holding omission of specific intent element manifest errorSummary of this case from State v. King
Argued May 16, 1996.
Decided July 18, 1996.
Appelwick, Trickey Lukevich, P.L.L.C., by Michael J. Trickey and Peter M. Lukevich, for petitioner.
James H. Krider, Prosecuting Attorney, and Seth Aaron Fine, Deputy, for respondent.
Defendant challenges for the first time on appeal a jury instruction's statement of the elements of second degree assault. Reconfirming our decision in State v. Byrd, 125 Wn.2d 707, 712, 887 P.2d 396 (1995), we hold the trial court's failure to provide a specific intent instruction constituted reversible error. We write particularly to clarify the two-step inquiry performed by an appellate court when considering a jury instruction error first raised on appeal.
This case arises from the conviction of Defendant Rondo Eastmond for second degree assault with a deadly weapon under RCW 9A.36.021(1)(c), which states:
A person is guilty of assault in the second degree if he or she, under circumstances not amounting to assault in the first degree:
. . . .
(c) Assaults another with a deadly weapon. . . .
The factual dispute at trial concerned whether Defendant pointed his gun menacingly at a restaurant cashier to demand she return his bottle of wine or whether he tried to check the weapon by handing her the butt of the gun.
[1-3] The State proposed a jury instruction for two forms of assault: (1) an attempt to cause bodily injury by unlawful force, accompanied by the apparent present ability to cause such harm, and (2) an attempt to cause fear and apprehension of bodily injury by unlawful force, regardless of any intent or ability to inflict injury. See State v. Byrd, 125 Wn.2d 707, 712-13, 887 P.2d 396 (1995). To prove assault by attempt to cause injury, the State must show specific intent to cause bodily injury but need not provide evidence of injury or fear in fact. Byrd, 125 Wn.2d at 713; State v. Frazier, 81 Wn.2d 628, 631, 503 P.2d 1073 (1972). Assault by attempt to cause fear and apprehension of injury requires specific intent to create reasonable fear and apprehension of bodily injury. Byrd, 125 Wn.2d at 713. A jury may infer specific intent to create fear from the defendant's pointing a gun at the victim, unless the victim knew the weapon was unloaded, but not from mere display. State v. Miller, 71 Wn.2d 143, 146, 426 P.2d 986 (1967); State v. Karp, 69 Wn. App. 369, 374-75, 848 P.2d 1304, review denied, 122 Wn.2d 1005 (1993); State v. Murphy, 7 Wn. App. 505, 511, 500 P.2d 1276, review denied, 81 Wn.2d 1008 (1972).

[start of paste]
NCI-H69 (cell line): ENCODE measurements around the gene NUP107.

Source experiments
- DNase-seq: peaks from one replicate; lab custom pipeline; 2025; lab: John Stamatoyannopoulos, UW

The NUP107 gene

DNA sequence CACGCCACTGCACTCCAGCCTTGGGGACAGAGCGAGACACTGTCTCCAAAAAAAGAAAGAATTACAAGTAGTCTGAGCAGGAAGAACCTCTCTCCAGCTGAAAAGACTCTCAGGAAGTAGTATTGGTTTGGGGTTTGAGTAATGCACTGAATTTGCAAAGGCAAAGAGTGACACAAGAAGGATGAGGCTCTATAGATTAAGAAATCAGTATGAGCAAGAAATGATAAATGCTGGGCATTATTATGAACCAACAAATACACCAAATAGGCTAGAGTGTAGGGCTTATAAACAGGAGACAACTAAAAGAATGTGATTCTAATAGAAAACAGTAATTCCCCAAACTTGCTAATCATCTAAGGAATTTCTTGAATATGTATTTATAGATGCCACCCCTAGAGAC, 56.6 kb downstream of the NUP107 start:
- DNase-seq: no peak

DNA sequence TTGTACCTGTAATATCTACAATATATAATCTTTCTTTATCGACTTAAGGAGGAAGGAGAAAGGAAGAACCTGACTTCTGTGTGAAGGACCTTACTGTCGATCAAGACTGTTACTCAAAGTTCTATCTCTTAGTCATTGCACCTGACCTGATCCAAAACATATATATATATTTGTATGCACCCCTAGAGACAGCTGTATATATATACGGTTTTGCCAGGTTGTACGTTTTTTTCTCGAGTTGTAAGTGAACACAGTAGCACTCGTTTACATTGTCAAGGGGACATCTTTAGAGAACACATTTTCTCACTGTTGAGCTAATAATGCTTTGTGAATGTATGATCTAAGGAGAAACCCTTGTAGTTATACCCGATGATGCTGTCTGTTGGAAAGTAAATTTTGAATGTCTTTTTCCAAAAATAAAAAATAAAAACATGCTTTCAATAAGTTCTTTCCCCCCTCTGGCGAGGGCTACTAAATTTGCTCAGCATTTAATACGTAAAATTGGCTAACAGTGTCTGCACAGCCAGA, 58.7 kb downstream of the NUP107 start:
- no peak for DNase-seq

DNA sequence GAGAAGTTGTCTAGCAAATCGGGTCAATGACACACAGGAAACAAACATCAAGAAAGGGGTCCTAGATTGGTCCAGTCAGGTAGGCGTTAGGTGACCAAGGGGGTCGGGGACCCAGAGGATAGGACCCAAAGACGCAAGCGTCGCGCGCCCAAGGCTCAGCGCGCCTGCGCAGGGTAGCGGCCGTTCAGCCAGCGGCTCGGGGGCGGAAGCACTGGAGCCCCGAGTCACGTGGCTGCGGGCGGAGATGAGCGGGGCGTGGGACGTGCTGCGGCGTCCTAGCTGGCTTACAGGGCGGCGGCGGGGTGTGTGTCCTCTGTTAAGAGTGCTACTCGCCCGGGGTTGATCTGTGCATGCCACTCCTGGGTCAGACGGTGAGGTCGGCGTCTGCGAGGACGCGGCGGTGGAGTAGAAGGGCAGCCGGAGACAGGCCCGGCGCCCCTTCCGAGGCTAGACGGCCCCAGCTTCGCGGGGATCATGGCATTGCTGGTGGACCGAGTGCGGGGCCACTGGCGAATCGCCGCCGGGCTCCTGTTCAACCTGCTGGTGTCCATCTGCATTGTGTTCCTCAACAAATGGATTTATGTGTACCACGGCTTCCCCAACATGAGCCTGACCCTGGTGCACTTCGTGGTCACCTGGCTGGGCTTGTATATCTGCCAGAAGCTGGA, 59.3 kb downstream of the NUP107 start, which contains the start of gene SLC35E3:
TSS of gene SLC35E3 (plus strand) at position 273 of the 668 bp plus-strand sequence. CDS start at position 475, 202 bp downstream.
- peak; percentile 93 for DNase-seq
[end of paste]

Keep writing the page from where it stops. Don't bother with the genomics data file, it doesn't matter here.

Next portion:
The current Washington Pattern Jury Instruction for assault reflects the necessity of a specific intent instruction:
[An assault is [also] an act, with unlawful force, done with intent to inflict bodily injury upon another, tending, but failing to accomplish it, and accompanied with the apparent present ability to inflict the bodily injury if not prevented. [It is not necessary that bodily injury be inflicted.]]
[An assault is [also] an act, with unlawful force, done with the intent to create in another apprehension and fear of bodily injury, and which in fact creates in another a reasonable apprehension and imminent fear of bodily injury even though the actor did not actually intend to inflict bodily injury.]
WPIC 35.50 (2d ed. 1994) (emphasis added); see Byrd, 125 Wn.2d at 711 n. 2.
The trial court refused the State's assault instruction and instead instructed the jury:
INSTRUCTION NO. 6
To convict the defendant of the crime of assault in the second degree, each of the following elements of the crime must be proved beyond a reasonable doubt:
(1) That on or about the 30th day of September, 1988, the defendant intentionally assaulted [the victim] with a deadly weapon.
(2) That the acts occurred in Snohomish County, Washington.
If you find from the evidence that each of these elements has been proved beyond a reasonable doubt, then it will be your duty to return a verdict of guilty.
On the other hand, if, after weighing all of the evidence, you have a reasonable doubt as to any one of these elements, then it will be your duty to return a verdict of not guilty.
INSTRUCTION NO. 7
An assault is an intentional act, with unlawful force, which is capable of inflicting bodily injury upon another or is accompanied by the apparent present ability to inflict bodily injury upon another. It is not necessary that bodily injury be inflicted or that apprehension and fear of bodily injury be created in another.
INSTRUCTION NO. 8
A person acts with intent or intentionally when acting with the objective or purpose to accomplish a result which constitutes a crime.
Clerk's Papers at 32-34. Defendant neither submitted a jury instruction on assault nor excepted the trial court's instruction.